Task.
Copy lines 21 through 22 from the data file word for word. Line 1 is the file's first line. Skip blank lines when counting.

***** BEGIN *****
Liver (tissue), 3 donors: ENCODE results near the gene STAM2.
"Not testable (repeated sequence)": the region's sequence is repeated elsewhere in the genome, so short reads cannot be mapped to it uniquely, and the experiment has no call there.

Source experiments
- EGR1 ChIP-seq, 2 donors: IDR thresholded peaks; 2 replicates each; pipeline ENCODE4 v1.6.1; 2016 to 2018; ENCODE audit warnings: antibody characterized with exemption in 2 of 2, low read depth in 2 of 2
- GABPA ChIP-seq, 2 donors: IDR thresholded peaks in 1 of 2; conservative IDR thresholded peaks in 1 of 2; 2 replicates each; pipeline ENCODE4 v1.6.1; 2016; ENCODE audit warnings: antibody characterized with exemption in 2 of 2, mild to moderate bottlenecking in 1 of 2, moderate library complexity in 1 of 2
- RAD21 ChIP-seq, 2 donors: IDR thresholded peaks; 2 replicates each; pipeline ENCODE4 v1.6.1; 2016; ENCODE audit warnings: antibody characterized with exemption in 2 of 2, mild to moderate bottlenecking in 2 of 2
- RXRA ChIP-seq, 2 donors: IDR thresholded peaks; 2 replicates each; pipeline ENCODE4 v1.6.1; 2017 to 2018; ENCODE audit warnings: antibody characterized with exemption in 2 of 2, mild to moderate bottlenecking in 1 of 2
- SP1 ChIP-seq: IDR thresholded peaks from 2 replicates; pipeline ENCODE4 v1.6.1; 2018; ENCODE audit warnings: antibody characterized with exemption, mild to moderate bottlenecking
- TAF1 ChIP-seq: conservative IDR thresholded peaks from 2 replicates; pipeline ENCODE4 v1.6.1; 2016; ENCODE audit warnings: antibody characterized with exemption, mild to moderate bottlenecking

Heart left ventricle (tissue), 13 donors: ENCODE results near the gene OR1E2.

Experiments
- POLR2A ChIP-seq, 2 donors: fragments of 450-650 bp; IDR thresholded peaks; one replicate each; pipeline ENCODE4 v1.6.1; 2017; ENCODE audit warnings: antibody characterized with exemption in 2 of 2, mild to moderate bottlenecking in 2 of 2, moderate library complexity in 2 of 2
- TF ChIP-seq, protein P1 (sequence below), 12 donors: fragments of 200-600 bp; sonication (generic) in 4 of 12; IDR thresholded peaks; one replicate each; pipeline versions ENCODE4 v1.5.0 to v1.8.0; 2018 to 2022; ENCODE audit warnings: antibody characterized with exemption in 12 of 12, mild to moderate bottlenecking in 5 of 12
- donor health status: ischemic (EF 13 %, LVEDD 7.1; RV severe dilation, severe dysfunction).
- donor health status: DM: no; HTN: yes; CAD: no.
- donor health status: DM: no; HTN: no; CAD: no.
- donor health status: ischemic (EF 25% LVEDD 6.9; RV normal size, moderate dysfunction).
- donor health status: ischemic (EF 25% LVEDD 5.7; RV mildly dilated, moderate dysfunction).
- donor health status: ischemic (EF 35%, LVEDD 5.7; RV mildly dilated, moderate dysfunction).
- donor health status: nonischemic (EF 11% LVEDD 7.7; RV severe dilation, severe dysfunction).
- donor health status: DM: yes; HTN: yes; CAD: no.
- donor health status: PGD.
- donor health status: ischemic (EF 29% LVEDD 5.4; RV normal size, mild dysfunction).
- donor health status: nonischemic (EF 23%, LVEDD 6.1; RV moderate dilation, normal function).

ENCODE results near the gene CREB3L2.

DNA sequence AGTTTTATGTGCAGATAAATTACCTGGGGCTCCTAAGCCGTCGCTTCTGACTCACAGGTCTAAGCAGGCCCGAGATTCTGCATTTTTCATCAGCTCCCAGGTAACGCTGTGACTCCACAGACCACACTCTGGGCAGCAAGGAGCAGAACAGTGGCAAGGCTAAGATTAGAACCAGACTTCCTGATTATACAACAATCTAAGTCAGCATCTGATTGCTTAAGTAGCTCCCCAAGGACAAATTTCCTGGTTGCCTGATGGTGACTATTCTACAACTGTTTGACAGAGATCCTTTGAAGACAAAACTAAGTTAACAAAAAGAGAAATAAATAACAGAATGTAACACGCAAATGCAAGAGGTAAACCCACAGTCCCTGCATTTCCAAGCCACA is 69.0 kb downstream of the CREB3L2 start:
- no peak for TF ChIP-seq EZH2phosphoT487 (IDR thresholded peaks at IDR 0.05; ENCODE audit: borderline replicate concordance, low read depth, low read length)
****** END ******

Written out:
- donor health status: DM: yes; HTN: yes; CAD: no.
- donor health status: PGD.